Since last summer coverage of press regulation by national newspapers (with the honourable exceptions, most of the time, of the Guardian, Independent and FT) has been far from reflective of the public mood, as demonstrated in poll after poll. While this alone discredits press claims to be speaking on behalf of the British public on regulation, the systematic omission of inconvenient polling data strikes a further blow to the credibility of many newspapers to report fairly on the issue.

A chronological list of Leveson-related polls, 2012-2013: 

IPPR/YouGov, (fieldwork conducted on) 20-21 May 2012 (pdf)

Hacked Off/YouGov, 3-6 October 2012 (pdf)

Carnegie UK/Demos/Populus, published October 2012 (pdf)

Sun/YouGov, 4-5 November 2012 (pdf)

Free Speech Network/Survation, 12-13 November 2012 (pdf)

Media Standards Trust/YouGov, 21-23 November 2012 (pdf)

ITV News/ComRes, 23-25 November 2012 (pdf)

BBC Radio 5 Live/ComRes, 23-25 November 2012 (pdf)

Sunday Times/YouGov, 30 November – 1 December 2012 (pdf)

Media Standards Trust/YouGov, 31 January – 1 February 2013 (pdf)

YouGov, 10-11 March 2013 (pdf)

Sunday Times/YouGov, 14-15 March 2013 (pdf)

YouGov, 19 March 2013 (pdf)

Gordon Ramsay is Research Fellow at the Media Standards Trust

Photograph: Getty Images.

Gordon Ramsay is Research Fellow at the Media Standards Trust

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The murder of fearless journalist Pavel Sheremet must be solved - but Ukraine needs more

Sheremet was blown up as he drove to host a morning radio programme

On 20th of July Kiev was shaken by the news of the assassination of the respected Belarusian journalist Pavel Sheremet. Outside the ex-Soviet republics he was hardly known. Yet the murder is one that the West should reflect on, as it could do much to aggravate the Ukrainian-Russian conflict.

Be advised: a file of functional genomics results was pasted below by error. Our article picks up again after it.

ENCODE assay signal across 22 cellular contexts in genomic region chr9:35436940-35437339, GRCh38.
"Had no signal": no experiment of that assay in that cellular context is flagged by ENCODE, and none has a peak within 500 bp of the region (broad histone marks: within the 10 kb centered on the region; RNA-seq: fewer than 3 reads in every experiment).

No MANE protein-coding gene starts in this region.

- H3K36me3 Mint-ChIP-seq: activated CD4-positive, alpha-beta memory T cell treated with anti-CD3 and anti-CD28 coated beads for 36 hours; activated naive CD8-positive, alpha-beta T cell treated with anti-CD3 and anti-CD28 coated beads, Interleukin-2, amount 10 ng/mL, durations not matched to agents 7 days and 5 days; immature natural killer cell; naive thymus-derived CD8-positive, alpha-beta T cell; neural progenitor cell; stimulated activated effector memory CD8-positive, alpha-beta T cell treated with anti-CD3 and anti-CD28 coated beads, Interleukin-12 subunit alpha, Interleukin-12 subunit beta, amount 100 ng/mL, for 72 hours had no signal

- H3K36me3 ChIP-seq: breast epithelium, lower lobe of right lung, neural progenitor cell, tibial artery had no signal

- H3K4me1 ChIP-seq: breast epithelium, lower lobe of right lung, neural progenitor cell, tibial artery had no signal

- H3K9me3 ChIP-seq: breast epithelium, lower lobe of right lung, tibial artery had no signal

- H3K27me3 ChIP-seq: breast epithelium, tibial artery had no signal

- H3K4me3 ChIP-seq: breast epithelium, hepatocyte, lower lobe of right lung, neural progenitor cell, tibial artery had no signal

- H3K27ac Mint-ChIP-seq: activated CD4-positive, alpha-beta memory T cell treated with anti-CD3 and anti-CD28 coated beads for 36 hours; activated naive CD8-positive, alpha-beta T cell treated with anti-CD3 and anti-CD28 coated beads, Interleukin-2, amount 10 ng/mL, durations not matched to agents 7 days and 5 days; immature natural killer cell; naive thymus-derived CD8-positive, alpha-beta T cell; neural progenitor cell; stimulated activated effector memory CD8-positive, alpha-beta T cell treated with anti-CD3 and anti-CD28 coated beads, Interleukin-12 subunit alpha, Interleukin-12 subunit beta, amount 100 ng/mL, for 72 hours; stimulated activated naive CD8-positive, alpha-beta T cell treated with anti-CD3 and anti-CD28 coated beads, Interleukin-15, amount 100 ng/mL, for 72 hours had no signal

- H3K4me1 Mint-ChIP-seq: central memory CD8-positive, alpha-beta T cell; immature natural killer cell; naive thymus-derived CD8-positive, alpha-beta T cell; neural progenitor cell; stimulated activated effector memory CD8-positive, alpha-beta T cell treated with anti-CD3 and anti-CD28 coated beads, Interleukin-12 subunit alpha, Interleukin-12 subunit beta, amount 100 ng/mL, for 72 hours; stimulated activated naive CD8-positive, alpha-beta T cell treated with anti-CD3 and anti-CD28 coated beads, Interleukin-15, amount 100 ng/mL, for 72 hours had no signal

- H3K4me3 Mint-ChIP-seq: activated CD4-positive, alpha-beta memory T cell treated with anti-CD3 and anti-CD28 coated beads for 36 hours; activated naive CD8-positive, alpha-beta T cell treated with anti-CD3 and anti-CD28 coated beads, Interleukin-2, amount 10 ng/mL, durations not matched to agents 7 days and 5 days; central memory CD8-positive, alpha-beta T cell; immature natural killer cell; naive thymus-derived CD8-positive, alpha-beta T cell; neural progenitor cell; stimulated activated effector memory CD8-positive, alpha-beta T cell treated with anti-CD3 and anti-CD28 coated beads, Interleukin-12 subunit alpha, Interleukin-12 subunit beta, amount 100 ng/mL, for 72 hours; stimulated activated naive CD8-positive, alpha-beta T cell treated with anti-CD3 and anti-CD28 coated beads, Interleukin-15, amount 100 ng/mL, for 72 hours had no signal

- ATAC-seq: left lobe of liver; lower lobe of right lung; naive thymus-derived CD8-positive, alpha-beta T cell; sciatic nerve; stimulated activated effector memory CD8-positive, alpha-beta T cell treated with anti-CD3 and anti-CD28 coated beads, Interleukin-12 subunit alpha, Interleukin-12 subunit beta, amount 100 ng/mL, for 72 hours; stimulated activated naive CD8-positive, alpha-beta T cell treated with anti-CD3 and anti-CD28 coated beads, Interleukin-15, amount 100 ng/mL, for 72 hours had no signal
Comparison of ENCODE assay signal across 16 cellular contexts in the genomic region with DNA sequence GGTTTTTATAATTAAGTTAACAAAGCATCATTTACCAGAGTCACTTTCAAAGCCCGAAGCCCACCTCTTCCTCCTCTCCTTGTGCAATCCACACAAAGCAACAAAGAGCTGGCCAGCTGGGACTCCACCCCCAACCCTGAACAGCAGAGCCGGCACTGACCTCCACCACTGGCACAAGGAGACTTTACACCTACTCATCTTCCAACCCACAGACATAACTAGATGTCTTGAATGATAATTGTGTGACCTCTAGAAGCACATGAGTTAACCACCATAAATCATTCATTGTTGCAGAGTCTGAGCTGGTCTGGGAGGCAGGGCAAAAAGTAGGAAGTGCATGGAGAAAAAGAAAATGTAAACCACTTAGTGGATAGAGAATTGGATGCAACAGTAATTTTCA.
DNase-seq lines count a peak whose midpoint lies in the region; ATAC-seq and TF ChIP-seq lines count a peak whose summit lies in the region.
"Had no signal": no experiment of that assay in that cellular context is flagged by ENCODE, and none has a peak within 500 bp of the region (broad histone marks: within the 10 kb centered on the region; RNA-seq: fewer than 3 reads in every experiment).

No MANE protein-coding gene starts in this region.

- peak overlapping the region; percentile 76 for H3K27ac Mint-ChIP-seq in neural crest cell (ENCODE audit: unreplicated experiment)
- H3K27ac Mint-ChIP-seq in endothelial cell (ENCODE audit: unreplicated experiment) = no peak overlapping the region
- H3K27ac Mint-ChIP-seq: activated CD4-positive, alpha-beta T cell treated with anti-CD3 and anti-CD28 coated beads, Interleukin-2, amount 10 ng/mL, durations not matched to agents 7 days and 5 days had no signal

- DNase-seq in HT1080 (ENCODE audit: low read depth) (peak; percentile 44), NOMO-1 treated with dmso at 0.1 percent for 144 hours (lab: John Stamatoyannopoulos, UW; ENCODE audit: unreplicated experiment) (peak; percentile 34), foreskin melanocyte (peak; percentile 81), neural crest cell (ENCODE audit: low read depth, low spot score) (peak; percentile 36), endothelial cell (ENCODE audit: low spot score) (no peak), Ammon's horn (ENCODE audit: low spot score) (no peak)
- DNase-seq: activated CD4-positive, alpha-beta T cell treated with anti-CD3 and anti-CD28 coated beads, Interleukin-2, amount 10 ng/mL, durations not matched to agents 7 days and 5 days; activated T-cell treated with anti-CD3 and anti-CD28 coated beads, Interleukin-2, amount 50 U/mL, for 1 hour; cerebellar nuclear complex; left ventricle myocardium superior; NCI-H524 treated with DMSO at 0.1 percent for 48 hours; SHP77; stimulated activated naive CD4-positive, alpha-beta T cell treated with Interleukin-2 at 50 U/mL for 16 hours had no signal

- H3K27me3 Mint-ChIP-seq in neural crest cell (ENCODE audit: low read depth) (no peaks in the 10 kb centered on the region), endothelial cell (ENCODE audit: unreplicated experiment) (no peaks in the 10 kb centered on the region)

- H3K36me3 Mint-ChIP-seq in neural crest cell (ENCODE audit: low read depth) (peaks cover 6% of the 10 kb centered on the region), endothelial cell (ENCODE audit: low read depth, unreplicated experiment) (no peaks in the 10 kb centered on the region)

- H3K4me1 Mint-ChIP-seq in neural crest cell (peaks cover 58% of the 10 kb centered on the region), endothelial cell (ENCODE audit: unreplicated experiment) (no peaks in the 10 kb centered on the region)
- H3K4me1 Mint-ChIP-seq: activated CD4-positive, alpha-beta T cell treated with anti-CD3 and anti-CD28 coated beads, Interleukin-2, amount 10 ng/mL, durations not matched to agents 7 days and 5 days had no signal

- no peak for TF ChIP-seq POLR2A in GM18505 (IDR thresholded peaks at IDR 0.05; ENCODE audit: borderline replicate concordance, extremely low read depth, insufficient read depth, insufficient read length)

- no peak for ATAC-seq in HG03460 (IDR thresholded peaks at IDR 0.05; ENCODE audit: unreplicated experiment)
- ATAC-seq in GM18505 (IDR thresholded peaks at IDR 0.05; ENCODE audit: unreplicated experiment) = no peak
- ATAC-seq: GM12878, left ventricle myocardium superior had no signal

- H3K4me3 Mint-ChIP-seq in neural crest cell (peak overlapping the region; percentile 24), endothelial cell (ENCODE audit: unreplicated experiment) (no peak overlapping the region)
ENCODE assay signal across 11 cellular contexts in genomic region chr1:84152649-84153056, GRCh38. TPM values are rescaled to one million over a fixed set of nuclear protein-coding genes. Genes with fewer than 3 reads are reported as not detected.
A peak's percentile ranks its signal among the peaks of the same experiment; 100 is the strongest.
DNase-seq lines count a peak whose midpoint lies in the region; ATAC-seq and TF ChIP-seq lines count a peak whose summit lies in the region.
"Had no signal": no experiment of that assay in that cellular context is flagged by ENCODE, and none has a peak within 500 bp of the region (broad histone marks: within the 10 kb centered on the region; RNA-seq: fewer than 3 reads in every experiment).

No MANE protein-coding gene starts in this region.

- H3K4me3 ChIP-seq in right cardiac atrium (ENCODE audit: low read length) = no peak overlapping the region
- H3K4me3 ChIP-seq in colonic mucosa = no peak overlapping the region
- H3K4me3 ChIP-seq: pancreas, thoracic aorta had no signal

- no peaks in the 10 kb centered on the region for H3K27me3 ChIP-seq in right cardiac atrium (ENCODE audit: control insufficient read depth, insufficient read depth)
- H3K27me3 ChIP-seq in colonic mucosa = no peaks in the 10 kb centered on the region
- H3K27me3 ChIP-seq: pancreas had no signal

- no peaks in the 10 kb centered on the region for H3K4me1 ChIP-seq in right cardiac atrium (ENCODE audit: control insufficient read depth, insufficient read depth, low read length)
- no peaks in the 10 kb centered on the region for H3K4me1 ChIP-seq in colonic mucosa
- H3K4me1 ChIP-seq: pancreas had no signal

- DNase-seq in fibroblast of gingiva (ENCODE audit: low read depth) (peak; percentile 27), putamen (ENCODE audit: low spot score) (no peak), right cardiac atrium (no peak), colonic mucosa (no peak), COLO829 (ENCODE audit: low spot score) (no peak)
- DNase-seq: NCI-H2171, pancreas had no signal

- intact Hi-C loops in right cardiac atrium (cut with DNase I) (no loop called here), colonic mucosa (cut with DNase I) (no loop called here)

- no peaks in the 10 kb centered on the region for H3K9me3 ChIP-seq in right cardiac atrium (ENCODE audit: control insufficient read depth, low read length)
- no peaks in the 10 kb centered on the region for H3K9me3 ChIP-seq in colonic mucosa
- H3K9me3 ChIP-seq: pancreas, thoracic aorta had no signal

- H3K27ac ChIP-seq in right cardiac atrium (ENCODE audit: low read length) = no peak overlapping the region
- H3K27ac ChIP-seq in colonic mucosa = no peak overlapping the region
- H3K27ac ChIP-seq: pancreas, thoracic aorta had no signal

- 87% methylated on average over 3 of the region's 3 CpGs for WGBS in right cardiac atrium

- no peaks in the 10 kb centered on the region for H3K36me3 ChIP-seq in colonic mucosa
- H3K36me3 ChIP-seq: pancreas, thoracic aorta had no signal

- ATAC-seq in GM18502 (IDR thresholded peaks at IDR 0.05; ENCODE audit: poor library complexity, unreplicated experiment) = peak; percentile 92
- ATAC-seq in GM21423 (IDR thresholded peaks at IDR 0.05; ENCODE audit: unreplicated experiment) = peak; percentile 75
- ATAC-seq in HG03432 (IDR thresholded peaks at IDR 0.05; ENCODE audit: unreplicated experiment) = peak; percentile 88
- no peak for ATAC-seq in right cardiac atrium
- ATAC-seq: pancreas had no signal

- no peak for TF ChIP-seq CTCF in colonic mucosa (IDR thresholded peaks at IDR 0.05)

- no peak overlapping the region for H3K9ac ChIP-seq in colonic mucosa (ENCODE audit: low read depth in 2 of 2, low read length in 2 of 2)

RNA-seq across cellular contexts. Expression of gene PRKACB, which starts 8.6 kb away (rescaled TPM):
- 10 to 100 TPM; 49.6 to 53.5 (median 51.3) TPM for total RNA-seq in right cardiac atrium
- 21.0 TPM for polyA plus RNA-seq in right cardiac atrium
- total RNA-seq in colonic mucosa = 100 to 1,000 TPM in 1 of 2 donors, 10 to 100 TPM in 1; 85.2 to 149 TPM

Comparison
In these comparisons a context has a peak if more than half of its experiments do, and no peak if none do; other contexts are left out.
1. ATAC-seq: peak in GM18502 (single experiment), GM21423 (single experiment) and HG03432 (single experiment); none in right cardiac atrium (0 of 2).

Sheremet was one of the most significant and high profile investigative journalists of his generation. His career as an archetypal  examiner of the post-Soviet regimes in Belarus, Ukraine and Russia bought him fame and notoriety in the region. From 1997 onwards Sheremet became a name for fearless and non-partisan interrogation, both in print and as also as TV presenter. He paid the price early on when he was incarcerated by the Belarus government, then stripped of his Belarusian nationality and deported. Such is the way of things in the region.

Taking up residence in Kiev, Sheremet became immersed in interrogating the political life of Ukraine. He wrote for the Ukrayinska Pravda publication and also helped to develop a journalism school. Under these auspices he was a participant of a congress, "The dialogue between Ukraine and Russia", in April 2014. He reported on beginnings of the Euromaidan uprising. He warned of the rise of the concept  of "Novorossia" and suggested that Ukraine needed to reset its current status and stand up to Russian pressure. After the Russian occupation of Crimea his blame for the Ukrainian government was ferocious. He alleged that that they "left their soldiers face to face the [Russian] aggressor and had given up the Crimean peninsula with no attempt to defend it." These, he said "are going to be the most disgraceful pages of Ukrainian history."

Sheremet was blown up at 7.45am on 20 July as he drove to host a morning radio programme.

Ukraine is a dangerous place for journalists. Fifty of them have been murdered since Ukraine achieved independence. However, this murder is different from the others. Firstly, both the Ukrainian President and the Interior minister immediately sought assistance from FBI and EU investigators. For once it seems that the Ukrainian government is serious about solving this crime. Secondly, this IED type assassination had all the trappings of a professional operation. To blow a car up in rush hour Kiev needs a surveillance team and sophisticated explosive expertise. 

Where to lay the blame? Pavel Sheremet had plenty of enemies, including those in power in Belarus, Russia and the militias in Ukraine (his last blog warned of a possible coup by the militias). But Ukraine needs assistance beyond investigators from the FBI and the EU. It needs more financial help to support credible investigative journalism.   

The murder of Pavel Sheremet was an attack on the already fragile Ukrainian civil society, a country on the doorstep of the EU. The fear is that the latest murder might well be the beginning of worse to come.

Mohammad Zahoor is the publisher of Ukrainian newspaper The Kyiv Post.